In the two-simultaneous-shooters case, if we required “but-for” causation to attribute the death to either shooter, then we would have to acquit both shooters of murder, because neither of them alone was a necessary condition of the victim’s death. Yet it would seem bizarre, in such a case, to acquit the two men of murder, since they did “cause” the victim’s death, under any fair appraisal of their behavior. In cases of this sort, the law has sometimes provided for the attribution of causation to both men, on the theory that even though neither one was a “necessary” cause of the victim’s death (and hence there was no “but-for” causation), both were “sufficient” causes of the death. Either one’s actions alone would have been enough to lead to the victim’s death.
When each of several actors behave in a manner that would independently be sufficient to result in an outcome, then the law may attribute causation to each actor despite the absence of but-for causation in either one’s actions.
Proximate Cause, Foreseeability, and the “Scope of the Risk”
Another feature of Burrage has less to do with the factual cause of death than with a more explicitly normative side of attributing causation. Bad outcomes cannot properly be attributed to every action that factually caused those outcomes. Only some actions have a sufficiently tight moral relationship to the resulting outcome for us to say that those actions legally “caused” that outcome.
Take, for example, a death from gunshot wounds. When a perpetrator shoots a victim to death, there are always—as an empirical matter—multiple events other than the actions of the shooter that factually caused the death. For example, in order for the victim to have died at the hands of the perpetrator, it might have been necessary that the victim’s friend innocently drove the victim to the street where the armed perpetrator was secretly lying in wait.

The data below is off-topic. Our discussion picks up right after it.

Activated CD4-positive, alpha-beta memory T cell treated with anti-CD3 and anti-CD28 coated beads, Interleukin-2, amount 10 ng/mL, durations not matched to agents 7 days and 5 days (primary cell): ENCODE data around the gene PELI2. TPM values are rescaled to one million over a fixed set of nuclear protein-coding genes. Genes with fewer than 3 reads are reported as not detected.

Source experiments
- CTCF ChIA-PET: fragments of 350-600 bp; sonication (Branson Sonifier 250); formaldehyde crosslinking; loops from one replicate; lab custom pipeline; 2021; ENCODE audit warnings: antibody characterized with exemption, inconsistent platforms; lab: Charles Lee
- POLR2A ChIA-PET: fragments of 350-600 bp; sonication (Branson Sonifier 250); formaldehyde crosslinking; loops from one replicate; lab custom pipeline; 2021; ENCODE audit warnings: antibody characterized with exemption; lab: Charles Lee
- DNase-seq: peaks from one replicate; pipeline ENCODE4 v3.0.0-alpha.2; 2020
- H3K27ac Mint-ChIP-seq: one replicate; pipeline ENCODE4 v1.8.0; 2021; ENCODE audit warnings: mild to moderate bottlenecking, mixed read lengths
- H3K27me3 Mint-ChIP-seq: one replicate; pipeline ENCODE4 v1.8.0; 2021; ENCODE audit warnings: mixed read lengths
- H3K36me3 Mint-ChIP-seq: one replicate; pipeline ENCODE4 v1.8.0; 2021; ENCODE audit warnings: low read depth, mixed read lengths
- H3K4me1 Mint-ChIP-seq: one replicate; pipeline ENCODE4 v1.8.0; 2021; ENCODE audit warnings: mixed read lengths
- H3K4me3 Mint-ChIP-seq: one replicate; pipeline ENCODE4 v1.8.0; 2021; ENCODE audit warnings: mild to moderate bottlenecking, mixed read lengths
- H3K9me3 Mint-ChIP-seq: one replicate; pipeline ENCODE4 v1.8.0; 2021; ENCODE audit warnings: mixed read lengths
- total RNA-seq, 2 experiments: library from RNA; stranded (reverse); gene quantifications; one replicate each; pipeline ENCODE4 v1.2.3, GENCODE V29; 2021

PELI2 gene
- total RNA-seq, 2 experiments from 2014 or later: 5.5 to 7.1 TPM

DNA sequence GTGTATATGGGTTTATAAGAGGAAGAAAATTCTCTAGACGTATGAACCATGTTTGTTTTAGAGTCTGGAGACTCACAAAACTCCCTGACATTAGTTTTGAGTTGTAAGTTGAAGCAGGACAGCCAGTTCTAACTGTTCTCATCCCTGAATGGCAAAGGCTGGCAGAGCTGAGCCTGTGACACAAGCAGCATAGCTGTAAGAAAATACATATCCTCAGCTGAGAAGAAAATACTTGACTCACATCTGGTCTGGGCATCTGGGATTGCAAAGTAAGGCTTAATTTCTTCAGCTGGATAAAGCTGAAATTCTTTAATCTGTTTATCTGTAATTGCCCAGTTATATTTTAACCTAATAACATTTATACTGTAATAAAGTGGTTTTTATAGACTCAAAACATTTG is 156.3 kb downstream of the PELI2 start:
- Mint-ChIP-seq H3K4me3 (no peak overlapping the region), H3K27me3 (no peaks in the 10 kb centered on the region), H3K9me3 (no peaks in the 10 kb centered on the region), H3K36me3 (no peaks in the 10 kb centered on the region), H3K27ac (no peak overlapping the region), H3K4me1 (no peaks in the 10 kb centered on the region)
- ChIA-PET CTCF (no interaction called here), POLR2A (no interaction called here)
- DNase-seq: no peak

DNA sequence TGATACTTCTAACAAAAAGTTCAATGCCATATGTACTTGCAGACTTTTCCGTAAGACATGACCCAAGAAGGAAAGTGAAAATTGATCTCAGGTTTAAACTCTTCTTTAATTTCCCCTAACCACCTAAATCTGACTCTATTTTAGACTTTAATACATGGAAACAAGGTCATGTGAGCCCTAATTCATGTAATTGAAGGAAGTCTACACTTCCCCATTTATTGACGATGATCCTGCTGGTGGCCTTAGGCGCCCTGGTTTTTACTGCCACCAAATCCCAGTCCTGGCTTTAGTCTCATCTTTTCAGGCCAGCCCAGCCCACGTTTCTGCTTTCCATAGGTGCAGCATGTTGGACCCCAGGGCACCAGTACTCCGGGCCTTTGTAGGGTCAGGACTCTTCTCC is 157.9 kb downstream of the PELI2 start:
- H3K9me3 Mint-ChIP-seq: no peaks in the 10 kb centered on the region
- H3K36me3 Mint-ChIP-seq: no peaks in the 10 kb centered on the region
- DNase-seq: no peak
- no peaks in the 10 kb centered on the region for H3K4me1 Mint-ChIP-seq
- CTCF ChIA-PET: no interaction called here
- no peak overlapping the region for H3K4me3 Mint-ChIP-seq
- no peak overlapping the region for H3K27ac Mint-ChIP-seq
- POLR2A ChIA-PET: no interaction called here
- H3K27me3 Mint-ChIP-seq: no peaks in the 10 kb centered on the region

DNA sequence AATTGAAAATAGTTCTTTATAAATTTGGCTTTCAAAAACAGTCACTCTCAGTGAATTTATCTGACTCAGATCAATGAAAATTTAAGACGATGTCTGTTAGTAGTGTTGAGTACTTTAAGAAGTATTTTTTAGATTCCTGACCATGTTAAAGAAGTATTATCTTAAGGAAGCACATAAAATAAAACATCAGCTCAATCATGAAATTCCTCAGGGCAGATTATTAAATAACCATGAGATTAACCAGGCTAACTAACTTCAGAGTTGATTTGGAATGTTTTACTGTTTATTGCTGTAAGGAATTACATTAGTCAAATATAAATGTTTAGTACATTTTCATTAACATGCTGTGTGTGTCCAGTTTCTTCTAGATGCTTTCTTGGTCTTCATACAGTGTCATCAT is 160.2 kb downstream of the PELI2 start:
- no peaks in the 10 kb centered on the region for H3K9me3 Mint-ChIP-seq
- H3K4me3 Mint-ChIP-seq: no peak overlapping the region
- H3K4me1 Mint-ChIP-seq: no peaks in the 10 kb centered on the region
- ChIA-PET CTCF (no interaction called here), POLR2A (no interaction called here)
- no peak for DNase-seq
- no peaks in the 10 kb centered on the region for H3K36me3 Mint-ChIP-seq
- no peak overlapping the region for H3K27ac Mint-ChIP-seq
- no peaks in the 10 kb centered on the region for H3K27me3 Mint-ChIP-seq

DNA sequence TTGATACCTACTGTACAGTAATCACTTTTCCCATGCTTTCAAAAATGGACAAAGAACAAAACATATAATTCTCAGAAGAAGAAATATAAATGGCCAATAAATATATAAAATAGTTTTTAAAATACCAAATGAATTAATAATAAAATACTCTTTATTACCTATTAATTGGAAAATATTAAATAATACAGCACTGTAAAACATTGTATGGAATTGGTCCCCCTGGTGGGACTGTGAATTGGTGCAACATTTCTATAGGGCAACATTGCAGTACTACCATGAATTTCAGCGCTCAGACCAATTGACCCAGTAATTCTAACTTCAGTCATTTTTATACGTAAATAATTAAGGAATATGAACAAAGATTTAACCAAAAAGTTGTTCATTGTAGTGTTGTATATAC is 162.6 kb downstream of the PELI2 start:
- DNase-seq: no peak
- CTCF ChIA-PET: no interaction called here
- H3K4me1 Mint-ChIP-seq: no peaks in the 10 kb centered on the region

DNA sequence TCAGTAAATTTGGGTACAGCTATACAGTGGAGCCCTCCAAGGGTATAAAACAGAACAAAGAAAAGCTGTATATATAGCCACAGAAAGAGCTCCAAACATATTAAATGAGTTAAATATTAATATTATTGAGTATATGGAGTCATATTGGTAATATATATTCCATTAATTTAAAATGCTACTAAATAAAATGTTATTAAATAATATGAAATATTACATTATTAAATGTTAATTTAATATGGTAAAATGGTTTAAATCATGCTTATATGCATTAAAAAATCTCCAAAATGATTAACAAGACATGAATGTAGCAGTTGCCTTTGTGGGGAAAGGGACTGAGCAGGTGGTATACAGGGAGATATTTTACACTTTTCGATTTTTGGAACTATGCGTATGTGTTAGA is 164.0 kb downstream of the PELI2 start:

Yet the law nonetheless (and properly) rejects the notion that the friend’s driving legally “caused” the death. Similarly, going back in time, it may be accurate to say that if the victim’s employer had not asked the victim a year earlier to open a new office in the city where he was ultimately murdered, the victim also would not have died. Yet again, we would not attribute the death to the actions of the victim’s employer. And the same is true for the actions of the victim’s mother and father in conceiving and giving birth to the victim, though those actions, as well, were necessary causes of the ultimate murder.
Why do some “but-for” causes fall outside the scope of what we would legally classify as “causes”? A big part of the answer rests on our sense that some of these actors behaved reprehensibly in doing what they did, while others behaved blamelessly, and that some of the actions that were taken predictably led to the bad outcome at issue, while others of those actions did so only by happenstance. Asking one’s employee to open an office in a new city does not (usually) predictably place the employee’s life in serious danger of being taken by a murderer, and neither does giving birth to a child. Furthermore, the actions of a murderer—because they intentionally bring about a death—appear to relieve other causal actors, whose behavior is neither aimed at killing, nor does it predictably result in death, of moral responsibility for the bad outcome.
Part Two in this series will appear here on Justia’s Verdict on Wednesday, December 11.